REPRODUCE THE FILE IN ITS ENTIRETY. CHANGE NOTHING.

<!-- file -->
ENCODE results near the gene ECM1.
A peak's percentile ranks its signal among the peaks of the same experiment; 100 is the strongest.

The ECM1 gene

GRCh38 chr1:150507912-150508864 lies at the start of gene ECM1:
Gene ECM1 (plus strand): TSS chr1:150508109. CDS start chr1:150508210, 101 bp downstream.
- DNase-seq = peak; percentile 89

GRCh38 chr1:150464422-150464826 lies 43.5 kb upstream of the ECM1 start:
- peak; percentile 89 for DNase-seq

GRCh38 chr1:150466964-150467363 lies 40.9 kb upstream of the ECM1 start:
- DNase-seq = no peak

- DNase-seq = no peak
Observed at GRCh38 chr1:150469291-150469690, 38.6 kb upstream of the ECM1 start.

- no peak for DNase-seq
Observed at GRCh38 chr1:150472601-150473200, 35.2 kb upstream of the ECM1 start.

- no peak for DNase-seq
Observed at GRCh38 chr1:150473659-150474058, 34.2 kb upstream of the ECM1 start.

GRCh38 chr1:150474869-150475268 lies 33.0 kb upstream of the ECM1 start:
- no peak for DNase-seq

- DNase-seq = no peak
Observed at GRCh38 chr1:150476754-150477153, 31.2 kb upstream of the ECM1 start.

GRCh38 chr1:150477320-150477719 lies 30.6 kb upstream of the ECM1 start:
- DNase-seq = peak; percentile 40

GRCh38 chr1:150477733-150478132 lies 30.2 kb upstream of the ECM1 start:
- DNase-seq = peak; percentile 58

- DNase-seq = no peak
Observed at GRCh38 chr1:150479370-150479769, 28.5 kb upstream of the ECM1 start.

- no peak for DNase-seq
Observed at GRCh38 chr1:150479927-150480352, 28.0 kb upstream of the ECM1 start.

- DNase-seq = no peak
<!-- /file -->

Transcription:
ENCODE results near the gene ECM1.
A peak's percentile ranks its signal among the peaks of the same experiment; 100 is the strongest.

The ECM1 gene

GRCh38 chr1:150507912-150508864 lies at the start of gene ECM1:
Gene ECM1 (plus strand): TSS chr1:150508109. CDS start chr1:150508210, 101 bp downstream.
- DNase-seq = peak; percentile 89

GRCh38 chr1:150464422-150464826 lies 43.5 kb upstream of the ECM1 start:
- peak; percentile 89 for DNase-seq

GRCh38 chr1:150466964-150467363 lies 40.9 kb upstream of the ECM1 start:
- DNase-seq = no peak

- DNase-seq = no peak
Observed at GRCh38 chr1:150469291-150469690, 38.6 kb upstream of the ECM1 start.

- no peak for DNase-seq
Observed at GRCh38 chr1:150472601-150473200, 35.2 kb upstream of the ECM1 start.

- no peak for DNase-seq
Observed at GRCh38 chr1:150473659-150474058, 34.2 kb upstream of the ECM1 start.

GRCh38 chr1:150474869-150475268 lies 33.0 kb upstream of the ECM1 start:
- no peak for DNase-seq

- DNase-seq = no peak
Observed at GRCh38 chr1:150476754-150477153, 31.2 kb upstream of the ECM1 start.

GRCh38 chr1:150477320-150477719 lies 30.6 kb upstream of the ECM1 start:
- DNase-seq = peak; percentile 40

GRCh38 chr1:150477733-150478132 lies 30.2 kb upstream of the ECM1 start:
- DNase-seq = peak; percentile 58

- DNase-seq = no peak
Observed at GRCh38 chr1:150479370-150479769, 28.5 kb upstream of the ECM1 start.

- no peak for DNase-seq
Observed at GRCh38 chr1:150479927-150480352, 28.0 kb upstream of the ECM1 start.

- DNase-seq = no peak